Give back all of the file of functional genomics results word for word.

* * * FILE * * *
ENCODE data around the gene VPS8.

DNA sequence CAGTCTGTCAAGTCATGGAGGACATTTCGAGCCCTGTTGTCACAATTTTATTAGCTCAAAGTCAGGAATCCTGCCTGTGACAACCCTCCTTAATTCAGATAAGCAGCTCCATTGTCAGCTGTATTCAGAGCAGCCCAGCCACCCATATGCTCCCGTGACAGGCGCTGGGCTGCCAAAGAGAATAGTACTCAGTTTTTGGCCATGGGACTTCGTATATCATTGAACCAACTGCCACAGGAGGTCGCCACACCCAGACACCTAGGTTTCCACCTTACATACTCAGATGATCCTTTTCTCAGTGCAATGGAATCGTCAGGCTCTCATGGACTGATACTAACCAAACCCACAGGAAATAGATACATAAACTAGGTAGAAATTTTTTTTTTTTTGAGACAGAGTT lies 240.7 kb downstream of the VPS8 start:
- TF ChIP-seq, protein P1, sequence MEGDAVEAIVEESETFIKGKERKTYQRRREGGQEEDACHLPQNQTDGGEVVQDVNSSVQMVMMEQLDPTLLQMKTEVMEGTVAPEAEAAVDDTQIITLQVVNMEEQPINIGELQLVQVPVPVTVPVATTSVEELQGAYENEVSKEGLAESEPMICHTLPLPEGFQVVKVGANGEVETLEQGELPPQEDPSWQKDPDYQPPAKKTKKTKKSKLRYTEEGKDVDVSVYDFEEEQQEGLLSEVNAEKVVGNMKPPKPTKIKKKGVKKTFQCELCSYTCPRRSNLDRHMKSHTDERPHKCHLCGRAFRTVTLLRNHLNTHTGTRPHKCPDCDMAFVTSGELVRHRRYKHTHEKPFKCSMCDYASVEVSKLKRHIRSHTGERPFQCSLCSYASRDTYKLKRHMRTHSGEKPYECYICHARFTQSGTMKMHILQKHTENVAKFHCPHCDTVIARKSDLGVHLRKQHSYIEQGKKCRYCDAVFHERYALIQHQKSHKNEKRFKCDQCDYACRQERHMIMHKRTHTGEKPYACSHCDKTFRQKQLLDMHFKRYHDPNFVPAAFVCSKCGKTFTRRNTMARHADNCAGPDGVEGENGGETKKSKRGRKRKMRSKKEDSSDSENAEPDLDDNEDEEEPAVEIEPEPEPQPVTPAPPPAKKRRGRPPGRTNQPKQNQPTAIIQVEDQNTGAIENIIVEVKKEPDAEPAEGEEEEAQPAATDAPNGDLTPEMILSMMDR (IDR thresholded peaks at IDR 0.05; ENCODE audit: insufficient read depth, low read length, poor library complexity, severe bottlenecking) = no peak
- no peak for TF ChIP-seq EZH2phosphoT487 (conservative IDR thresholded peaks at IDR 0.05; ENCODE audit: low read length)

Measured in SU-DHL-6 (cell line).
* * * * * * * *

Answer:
ENCODE data around the gene VPS8.

DNA sequence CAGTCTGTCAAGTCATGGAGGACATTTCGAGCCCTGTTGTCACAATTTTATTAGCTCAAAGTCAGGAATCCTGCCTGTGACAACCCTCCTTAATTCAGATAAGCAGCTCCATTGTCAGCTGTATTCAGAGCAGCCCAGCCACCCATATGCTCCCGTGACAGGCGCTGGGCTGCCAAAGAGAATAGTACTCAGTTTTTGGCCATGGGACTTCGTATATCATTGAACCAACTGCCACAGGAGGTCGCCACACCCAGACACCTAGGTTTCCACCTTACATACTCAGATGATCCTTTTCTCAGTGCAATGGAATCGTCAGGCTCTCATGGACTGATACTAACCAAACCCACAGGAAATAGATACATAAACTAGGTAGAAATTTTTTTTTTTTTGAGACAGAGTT lies 240.7 kb downstream of the VPS8 start:
- TF ChIP-seq, protein P1, sequence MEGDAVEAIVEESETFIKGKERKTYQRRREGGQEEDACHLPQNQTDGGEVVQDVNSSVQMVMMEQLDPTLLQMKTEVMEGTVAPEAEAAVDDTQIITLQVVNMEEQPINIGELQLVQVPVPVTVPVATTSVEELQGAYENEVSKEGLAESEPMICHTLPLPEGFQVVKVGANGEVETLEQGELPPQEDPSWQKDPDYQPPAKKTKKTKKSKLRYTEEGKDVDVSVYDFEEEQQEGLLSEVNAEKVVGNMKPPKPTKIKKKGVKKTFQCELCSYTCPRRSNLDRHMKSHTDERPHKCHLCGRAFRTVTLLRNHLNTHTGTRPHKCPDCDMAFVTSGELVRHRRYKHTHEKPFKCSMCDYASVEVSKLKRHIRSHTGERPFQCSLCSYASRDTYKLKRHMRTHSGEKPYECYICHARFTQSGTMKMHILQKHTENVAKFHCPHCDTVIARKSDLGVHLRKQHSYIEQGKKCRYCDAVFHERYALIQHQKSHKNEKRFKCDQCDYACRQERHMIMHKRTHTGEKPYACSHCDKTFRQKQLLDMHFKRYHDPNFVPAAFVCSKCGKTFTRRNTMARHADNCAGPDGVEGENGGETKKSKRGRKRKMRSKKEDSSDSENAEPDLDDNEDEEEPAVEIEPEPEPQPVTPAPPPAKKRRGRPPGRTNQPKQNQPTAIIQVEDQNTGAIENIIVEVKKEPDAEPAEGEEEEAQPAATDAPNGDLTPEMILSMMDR (IDR thresholded peaks at IDR 0.05; ENCODE audit: insufficient read depth, low read length, poor library complexity, severe bottlenecking) = no peak
- no peak for TF ChIP-seq EZH2phosphoT487 (conservative IDR thresholded peaks at IDR 0.05; ENCODE audit: low read length)

Measured in SU-DHL-6 (cell line).